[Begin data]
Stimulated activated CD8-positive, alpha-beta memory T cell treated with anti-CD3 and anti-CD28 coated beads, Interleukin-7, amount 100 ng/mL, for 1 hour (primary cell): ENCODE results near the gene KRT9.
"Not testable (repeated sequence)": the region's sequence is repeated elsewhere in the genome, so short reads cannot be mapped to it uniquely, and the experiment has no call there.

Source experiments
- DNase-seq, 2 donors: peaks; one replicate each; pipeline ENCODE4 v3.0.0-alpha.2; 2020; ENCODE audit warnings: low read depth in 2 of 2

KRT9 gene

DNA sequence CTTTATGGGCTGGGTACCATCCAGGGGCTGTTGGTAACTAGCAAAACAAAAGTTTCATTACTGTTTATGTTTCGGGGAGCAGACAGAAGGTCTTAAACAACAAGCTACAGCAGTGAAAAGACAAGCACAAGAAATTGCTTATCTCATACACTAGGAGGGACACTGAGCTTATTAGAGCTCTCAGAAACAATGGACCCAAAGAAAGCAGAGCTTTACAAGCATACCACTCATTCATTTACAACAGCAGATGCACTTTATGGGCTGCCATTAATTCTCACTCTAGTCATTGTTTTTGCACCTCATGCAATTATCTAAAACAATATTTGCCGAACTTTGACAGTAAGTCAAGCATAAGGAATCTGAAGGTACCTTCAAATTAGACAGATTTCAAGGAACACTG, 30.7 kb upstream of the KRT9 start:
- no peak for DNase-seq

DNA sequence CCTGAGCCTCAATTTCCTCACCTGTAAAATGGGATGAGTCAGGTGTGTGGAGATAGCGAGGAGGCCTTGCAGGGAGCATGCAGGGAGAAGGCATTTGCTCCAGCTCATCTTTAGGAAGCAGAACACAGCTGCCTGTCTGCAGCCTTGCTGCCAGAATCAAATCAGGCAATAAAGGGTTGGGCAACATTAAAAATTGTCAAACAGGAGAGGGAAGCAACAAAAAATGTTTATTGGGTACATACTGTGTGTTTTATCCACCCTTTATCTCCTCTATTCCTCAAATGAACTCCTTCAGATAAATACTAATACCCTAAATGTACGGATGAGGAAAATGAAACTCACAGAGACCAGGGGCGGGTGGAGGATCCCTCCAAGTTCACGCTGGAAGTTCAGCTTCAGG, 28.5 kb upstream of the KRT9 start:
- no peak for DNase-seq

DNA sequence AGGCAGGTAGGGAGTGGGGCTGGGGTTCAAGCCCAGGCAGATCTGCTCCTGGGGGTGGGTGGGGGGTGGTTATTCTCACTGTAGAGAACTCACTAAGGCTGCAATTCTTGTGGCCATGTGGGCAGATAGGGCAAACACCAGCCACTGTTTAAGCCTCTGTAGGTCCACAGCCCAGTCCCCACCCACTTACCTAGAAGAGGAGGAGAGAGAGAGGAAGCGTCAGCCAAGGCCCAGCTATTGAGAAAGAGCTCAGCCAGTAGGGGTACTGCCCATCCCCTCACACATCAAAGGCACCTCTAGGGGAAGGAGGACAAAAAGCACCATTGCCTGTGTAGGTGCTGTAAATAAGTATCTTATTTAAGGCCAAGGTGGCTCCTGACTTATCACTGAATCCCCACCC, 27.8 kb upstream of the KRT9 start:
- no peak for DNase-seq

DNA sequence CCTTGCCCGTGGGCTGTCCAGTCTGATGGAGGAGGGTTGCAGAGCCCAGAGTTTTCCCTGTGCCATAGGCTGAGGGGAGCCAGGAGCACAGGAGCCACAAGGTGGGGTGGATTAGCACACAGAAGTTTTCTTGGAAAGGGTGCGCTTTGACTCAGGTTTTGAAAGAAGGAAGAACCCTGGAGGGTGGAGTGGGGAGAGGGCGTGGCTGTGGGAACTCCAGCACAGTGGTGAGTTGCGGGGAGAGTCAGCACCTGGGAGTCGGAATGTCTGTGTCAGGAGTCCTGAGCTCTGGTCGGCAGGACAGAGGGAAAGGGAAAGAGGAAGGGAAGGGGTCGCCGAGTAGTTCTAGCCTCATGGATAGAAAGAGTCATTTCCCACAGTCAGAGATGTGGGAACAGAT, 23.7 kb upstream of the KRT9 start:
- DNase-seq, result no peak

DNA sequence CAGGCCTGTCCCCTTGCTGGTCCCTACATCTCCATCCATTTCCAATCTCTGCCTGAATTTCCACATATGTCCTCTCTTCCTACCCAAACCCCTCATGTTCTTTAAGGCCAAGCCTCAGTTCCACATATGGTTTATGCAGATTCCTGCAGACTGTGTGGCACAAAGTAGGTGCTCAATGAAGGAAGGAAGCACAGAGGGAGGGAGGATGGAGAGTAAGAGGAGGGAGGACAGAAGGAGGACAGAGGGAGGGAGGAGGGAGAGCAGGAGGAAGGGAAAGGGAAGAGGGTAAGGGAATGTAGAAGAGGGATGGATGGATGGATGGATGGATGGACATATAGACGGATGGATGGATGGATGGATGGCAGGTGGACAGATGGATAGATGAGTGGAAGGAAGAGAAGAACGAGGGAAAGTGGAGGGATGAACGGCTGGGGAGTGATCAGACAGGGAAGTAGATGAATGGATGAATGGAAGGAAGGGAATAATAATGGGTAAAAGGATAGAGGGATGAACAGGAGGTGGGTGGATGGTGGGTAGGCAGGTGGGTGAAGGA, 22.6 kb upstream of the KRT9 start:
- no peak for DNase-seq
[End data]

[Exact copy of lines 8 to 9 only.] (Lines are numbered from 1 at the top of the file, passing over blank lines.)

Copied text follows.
DNA sequence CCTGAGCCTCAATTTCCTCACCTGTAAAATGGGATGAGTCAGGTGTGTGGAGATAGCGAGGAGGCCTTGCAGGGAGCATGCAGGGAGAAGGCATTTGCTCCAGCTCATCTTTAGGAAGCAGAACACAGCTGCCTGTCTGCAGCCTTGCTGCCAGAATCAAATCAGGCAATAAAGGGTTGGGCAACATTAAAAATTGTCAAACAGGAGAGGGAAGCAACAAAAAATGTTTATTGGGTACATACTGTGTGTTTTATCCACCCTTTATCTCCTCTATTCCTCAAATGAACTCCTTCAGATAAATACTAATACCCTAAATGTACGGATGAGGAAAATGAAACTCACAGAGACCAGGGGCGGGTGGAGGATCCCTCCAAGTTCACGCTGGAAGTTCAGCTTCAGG, 28.5 kb upstream of the KRT9 start:
- no peak for DNase-seq